COMMENT OF THE DAY: A SIMPLE QUESTION ABOUT BUYING A HOME IN HOUSTON “I’m in the market for a new place. Where can I find if the house was flooded or is otherwise in a compromised zone? It appears in Harris County such information wasn’t recorded or readily available. Thanks.” [Sparta, commenting on What Makes West Houston the Bermuda Triangle of Real Estate Disclosure] Illustration: Lulu
I sell flood insurance. Whether a home flooded in the past or not, is not indicative of what may happen in the future. Theoretically, any home, anywhere, can flood in the right set of circumstances. Buy flood insurance if you are worried about the peril of flooding. The sellers disclosure should enumerate all prior damage to the home which the seller is aware of, including damage caused by the peril of flood.
Ask the seller to get a copy of the CLUE report for the house. That will tell you if their was a claim filed on the property.
It will only show the last 7 years and only covers that particular seller’s loss history but it’s a good way to try and verify the story being told on the disclosure.
Property Code section 5.008(e) says the seller is obligated to report flooding that the *seller has knowledge of*. But that can be a very limited time frame, and I suppose some folks will fudge. Seems like a building inspector should be able to detect previous damage. Also, the city issues permits for major repairs, and those should be a matter of public record, no? An accurate flood plain map would be helpful, though not fool-proof. Besides actual flooding, you’ll want to know what you’d have to pay for flood insurance if required (or desired).
The Seller should say whether it (or the property) has flooded in the Seller’s Disclosure, unless it is in an estate and a disclosure isn’t required. I’d heard at one point you could see some areas flooded on Google Maps.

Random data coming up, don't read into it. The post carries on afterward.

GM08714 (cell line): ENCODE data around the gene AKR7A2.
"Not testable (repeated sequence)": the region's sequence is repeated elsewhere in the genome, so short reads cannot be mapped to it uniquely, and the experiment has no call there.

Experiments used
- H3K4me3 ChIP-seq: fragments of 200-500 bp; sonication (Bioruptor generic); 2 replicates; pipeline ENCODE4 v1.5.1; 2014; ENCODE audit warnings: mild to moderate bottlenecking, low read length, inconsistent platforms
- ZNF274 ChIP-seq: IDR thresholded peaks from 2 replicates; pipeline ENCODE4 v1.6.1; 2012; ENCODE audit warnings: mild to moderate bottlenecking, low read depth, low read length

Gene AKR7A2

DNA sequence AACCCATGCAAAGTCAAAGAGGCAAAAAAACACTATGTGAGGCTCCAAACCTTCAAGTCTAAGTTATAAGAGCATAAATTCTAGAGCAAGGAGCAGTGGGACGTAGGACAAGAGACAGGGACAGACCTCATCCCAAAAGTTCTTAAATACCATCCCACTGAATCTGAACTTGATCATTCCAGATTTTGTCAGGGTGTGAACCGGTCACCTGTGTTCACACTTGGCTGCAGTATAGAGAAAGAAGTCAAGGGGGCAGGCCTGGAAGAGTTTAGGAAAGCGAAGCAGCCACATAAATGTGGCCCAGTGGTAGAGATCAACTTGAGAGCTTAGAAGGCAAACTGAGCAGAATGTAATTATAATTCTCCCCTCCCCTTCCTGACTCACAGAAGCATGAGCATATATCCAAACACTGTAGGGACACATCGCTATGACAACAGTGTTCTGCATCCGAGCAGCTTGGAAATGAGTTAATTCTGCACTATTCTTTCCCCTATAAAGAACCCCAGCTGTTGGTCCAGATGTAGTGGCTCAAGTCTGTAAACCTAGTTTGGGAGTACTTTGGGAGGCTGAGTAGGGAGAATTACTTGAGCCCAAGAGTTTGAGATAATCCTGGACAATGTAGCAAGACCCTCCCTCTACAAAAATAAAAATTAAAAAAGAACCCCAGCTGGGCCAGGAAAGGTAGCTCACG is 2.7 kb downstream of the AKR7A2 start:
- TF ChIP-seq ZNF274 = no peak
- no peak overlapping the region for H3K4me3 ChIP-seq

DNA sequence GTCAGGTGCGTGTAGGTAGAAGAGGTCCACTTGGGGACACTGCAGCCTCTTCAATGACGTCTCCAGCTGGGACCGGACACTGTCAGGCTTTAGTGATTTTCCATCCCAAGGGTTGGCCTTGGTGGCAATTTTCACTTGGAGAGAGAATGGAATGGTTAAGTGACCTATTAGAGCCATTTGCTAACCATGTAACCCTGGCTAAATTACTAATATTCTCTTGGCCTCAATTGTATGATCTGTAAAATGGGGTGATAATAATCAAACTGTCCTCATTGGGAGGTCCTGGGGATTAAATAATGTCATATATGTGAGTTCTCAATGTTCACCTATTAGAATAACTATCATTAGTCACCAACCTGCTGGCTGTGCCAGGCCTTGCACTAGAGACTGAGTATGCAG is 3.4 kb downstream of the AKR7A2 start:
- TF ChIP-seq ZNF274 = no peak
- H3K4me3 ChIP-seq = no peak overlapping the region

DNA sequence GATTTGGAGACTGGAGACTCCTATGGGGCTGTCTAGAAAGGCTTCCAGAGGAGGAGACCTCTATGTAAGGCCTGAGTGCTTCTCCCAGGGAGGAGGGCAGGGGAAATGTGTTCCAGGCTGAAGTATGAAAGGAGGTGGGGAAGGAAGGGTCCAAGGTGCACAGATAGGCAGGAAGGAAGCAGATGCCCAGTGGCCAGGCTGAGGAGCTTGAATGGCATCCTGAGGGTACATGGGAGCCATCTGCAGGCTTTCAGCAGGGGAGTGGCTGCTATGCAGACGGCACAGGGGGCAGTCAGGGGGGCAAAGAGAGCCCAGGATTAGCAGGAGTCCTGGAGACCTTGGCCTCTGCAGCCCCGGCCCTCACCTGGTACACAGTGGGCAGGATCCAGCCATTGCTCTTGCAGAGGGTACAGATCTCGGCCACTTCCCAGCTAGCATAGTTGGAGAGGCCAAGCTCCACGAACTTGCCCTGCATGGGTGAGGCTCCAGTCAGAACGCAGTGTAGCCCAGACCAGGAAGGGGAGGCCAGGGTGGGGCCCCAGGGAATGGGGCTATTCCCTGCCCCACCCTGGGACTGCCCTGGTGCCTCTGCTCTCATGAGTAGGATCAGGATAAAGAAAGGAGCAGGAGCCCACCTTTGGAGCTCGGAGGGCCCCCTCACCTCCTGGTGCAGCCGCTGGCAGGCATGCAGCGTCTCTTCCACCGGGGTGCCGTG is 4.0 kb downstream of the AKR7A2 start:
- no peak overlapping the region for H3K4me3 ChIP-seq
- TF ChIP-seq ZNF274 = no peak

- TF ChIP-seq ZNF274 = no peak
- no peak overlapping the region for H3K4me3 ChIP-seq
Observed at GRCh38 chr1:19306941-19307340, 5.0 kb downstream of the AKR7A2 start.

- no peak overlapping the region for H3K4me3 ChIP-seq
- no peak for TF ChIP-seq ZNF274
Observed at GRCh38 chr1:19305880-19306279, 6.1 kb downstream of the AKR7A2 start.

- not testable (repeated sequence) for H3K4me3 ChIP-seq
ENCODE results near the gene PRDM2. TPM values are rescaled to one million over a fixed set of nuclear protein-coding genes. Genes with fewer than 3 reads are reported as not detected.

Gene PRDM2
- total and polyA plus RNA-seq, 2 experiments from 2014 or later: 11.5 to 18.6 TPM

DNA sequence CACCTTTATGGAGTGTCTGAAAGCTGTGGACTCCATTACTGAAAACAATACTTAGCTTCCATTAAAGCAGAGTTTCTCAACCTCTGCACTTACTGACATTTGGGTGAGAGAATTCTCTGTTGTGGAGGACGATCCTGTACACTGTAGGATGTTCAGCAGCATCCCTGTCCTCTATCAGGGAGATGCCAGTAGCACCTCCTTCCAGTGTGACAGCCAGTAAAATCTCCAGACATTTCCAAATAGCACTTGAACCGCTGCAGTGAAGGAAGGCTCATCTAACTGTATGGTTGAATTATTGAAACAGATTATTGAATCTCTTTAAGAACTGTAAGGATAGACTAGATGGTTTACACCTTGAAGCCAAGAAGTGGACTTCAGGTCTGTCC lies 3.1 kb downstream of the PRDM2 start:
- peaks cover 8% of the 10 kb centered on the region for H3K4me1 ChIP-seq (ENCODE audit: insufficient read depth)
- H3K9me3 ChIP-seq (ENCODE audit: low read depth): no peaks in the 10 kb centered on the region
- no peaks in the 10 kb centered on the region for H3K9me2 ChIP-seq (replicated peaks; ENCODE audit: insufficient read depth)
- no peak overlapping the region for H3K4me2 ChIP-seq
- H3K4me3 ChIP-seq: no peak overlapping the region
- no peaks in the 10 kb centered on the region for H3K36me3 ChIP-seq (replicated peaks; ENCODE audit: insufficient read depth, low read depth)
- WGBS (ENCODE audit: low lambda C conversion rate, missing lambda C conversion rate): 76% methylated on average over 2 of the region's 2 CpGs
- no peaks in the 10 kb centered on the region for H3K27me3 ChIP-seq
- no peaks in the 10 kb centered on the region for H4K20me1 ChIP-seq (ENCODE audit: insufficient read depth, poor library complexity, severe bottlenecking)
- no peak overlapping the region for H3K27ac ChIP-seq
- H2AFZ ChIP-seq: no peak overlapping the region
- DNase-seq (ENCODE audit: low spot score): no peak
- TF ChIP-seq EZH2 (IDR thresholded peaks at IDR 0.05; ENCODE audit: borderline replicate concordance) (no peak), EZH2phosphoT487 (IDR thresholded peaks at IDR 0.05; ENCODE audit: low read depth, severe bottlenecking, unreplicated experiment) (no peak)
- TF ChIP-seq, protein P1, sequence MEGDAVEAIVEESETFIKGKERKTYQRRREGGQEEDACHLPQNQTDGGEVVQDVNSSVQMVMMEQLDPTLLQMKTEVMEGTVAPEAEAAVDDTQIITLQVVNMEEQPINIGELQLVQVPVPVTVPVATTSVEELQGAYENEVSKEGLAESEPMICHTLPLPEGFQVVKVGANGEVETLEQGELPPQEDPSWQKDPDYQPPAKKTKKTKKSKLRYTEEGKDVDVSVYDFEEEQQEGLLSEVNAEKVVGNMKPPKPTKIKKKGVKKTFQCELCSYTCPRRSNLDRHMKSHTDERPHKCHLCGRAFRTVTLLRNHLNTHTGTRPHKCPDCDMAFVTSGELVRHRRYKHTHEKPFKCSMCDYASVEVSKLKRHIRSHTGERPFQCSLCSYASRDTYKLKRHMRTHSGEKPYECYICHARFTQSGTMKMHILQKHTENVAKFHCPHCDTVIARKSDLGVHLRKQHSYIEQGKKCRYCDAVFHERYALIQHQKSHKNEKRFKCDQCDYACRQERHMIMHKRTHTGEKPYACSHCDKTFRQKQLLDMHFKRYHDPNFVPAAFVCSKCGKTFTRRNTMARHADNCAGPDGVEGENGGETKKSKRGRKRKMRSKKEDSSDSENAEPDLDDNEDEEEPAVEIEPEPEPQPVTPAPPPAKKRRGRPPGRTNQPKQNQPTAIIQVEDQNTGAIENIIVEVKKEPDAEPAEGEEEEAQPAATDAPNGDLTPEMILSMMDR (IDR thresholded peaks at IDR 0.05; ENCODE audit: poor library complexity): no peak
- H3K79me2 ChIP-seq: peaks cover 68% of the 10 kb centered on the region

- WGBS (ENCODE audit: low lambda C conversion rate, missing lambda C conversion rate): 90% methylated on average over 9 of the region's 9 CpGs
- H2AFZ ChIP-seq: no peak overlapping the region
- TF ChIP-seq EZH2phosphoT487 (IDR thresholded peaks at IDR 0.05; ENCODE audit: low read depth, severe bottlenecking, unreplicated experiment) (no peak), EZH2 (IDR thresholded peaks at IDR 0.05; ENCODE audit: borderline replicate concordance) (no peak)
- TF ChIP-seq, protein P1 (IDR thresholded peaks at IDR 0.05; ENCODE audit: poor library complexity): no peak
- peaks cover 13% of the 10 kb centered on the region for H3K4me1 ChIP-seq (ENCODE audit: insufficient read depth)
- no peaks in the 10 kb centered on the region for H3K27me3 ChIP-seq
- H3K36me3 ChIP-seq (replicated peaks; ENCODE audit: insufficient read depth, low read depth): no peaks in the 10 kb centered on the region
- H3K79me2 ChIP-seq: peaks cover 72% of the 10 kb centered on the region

@Jardinero1 and @diggity are both very correct and I would second their suggestions. I would also add that asking neighbors for flood history can be the best free information available. @Gisgo’s post is somewhat misleading. An “accurate” flood plain map? Define accuracy? Flood plain maps are not intended to show historical HIGH WATER levels. They are maps generated from computer models to depict a statistical rain event. Any engineer working on behalf of any property owner can submit Letters of Map Revision to move flood plain lines based on certified ground topography collected by a Professional Surveyor. These are lines on a paper, they do not show the extent of Harvey’s flooding, or TS Allison, or any other historical rain event. They are used for high level risk assessment. They do not guarantee your home will/will not flood. It would be my recommendation that all Houston residents purchase flood insurance. If you are out of the 100 and 500 yr flood plains the insurance premium is minimal, maybe a couple hundred $ a year. Cheap security.
Thanks everyone for your help. The way I’ interpret these comments, the buyer’s agent at best overlooks these issues and the seller’s forgets to disclose. Do I need a realtor to buy a house in Houston? Can I do the work myself? Will the seller’s agent deal with me? Where can one find these answers?